These communities are also home to many of black Rio’s Afro-Brazilian religions, where night-long, temple-based drumming, spirit worship, and trance dancing—called Candomblé—can be witnessed now that it’s safe to venture along these districts’ streets. On a Sunday night at the crowded Kira Seja Tribacemi temple—called a terreiro in Portuguese—the sound of drumming indicates the location of a Candomblé ceremony in Rio’s Zona Norte district. Inside the white, one-storey building, 80-year-old priestess Mother Marie officiates over dozens of white-clad dancers. Most are bejewelled, turbaned, and bustle-wearing women who bop and shuffle to the intense rhythm. Drums, tambourines, and rattle-gourds—and nearby eruptions of firecrackers—propel a sort of exaltation. Hands clap. Chants syncopate. This drumming and dancing is meant to call down the old, sky-borne African gods, inviting them to cross the Atlantic, join the party, and inhabit the bodies of the swaying Afro-Brazilian celebrants. Whenever a solo dancer begins to spasm, her eyes roll upward and she careens aimlessly, like a slowing top about to tumble. At that moment—and the moment is repeated throughout the evening as others are possessed—the dancer becomes the deity. Africa and Brazil are reunited.
Many come to the favelas to observe the incredible wall murals of the city’s street artists. Since 2009, when Brazil decriminalized serious spray-paint art (tagging is still illegal), sections of many pacified favelas have been transformed into linear murals. Led by the AEROSOuL CARIOCA art collective, this revolutionary “freestyle” movement has produced myriad pop-up paintings along the favelas’ once-fearsome streets. Youth who would be in drug gangs in years past post Kickstarter sketches of their proposed murals, apply for civic grants, and are turning the slums into explosions of public—often satirical—street art. The best examples of this can be seen along the walls adjacent to Rio’s Jardim Botânico and in the hilltop Santa Teresa neighbourhood. And an entire section—from sidewalks to three-storey rooftops—of the Santa Marta favela has been painted in tropical fruit–coloured Mondrian-style abstractions. Says Alemão artist Felipe Candido, 23: “For decades we’ve been forgotten. Now, street art’s legal. It’s encouraged by the government. It’s not just graffiti.”
The result of all this new interest in Rio’s favela life—and the recent appearance of upmarket visitors’ money—is a boom in hilltop restaurants and bars, where dishes like the traditional Brazilian shrimp stew called vatapa or the bean and meat feijoada stew are available. Or where the genuine, African-based music of the Brazilian street is heard: the samba, bossa nova, and funk-carioca. You sit on a veranda with a spectacular view over the city, and—for a fraction of the prices in the fancy restaurants of the Copacabana or Ipanema districts below—drink Brahma beer from an icy litre bottle, catch the early evening breezes off the Atlantic, and listen to a local band play Portuguese cover versions of Bob Marley songs. In fact, a 2013 book, A Gastronomical Guide to Rio’s Favelas, lists 22 places, including several in the popular, Teleférico-served Alemão district, where life amid the favelas can be embraced.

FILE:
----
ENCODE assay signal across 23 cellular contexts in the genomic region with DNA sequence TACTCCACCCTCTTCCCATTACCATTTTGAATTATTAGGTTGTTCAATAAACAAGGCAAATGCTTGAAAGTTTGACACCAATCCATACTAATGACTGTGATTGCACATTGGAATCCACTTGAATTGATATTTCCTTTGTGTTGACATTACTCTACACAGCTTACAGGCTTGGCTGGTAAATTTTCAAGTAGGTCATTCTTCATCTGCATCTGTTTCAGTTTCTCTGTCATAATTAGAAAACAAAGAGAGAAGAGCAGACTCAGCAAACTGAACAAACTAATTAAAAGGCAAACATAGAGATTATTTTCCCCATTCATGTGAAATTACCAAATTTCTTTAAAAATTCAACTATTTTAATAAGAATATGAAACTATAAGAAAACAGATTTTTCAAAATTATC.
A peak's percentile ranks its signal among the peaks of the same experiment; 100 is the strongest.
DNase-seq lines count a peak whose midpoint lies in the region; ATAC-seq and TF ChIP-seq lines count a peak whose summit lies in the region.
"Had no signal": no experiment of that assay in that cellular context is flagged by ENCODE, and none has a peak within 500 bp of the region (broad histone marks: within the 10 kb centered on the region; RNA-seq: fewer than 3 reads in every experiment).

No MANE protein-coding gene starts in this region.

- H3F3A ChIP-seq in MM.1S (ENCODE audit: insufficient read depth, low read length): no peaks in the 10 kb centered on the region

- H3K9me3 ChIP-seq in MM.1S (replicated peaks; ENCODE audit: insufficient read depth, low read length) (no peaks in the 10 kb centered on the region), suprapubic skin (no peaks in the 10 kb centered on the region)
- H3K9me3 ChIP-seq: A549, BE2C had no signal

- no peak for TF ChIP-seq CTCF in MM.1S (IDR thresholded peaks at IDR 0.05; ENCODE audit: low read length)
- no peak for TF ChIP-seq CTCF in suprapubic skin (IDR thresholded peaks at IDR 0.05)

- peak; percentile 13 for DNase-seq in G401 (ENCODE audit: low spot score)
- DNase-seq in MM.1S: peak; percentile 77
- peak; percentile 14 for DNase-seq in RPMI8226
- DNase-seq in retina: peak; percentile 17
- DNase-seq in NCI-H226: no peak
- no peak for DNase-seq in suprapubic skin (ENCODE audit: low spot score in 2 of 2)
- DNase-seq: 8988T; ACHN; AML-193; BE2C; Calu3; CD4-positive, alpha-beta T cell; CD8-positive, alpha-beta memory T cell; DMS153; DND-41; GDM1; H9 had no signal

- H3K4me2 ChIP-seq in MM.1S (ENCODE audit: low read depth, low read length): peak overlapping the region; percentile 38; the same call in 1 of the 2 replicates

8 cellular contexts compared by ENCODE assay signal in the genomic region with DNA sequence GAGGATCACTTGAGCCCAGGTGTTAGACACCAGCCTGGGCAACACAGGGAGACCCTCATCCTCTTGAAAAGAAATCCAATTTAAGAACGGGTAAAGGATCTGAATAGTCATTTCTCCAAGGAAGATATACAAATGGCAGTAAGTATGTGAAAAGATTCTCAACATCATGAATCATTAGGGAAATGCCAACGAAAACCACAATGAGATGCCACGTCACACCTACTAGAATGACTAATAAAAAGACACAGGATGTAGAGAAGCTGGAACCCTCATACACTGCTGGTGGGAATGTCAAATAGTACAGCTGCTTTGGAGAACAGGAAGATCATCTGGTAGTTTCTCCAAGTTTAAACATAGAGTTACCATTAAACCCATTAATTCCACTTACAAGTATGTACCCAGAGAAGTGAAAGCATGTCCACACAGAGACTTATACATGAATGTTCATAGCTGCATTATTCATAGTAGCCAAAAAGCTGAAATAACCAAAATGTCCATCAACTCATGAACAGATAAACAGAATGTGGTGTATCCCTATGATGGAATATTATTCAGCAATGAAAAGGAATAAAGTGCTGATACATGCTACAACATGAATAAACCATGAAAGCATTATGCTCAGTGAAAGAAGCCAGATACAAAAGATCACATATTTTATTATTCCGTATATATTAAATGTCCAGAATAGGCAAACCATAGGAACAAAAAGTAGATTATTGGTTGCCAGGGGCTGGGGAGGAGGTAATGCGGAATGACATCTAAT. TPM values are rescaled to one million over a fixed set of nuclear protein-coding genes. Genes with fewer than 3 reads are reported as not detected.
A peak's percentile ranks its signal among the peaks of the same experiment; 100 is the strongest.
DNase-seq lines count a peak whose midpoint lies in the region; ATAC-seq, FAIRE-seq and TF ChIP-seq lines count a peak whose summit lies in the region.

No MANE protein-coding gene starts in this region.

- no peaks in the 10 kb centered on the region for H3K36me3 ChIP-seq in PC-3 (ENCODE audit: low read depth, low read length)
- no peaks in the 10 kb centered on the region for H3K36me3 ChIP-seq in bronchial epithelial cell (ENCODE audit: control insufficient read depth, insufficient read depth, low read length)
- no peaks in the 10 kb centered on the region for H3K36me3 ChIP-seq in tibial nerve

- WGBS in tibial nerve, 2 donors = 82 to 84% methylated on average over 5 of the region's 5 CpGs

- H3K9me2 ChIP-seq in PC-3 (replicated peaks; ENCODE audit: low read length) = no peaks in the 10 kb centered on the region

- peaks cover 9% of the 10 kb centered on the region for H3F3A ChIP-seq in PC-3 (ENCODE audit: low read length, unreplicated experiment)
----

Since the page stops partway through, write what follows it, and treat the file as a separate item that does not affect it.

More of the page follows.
The effect of all this attention has been greeted, not surprisingly, with a certain skepticism by many favela residents. Pacification has allowed civic authorities to provide hundreds of thousands of squatters with land title. That means home renovations, electrification, water, schools…and taxes. It means, as well, that real-estate values in these location, location, location hilltop slums have skyrocketed. Gentrification is at hand. It is, of course, an old story. Poor urban district is “discovered” by bohemian artists and entrepreneurs. Money flows. Investors see opportunity, and the land is rezoned. The question is, after the military interventions and expulsion of the drug lords in the past few years, after the security investments prompted, in part, by the 2014 World Cup and the 2016 Summer Olympics, will the success story of Rio’s favelas unravel? Can the good times continue, even as political attention moves to the next problem?
ACCESS: The FIFA World Cup of Soccer happens across Brazil from June 12 to July 13. The 2016 Summer Olympics run in Rio from August 5 to 21, 2016. For info on Cleber Araujo’s favela tours, email him at firstname.lastname@example.org.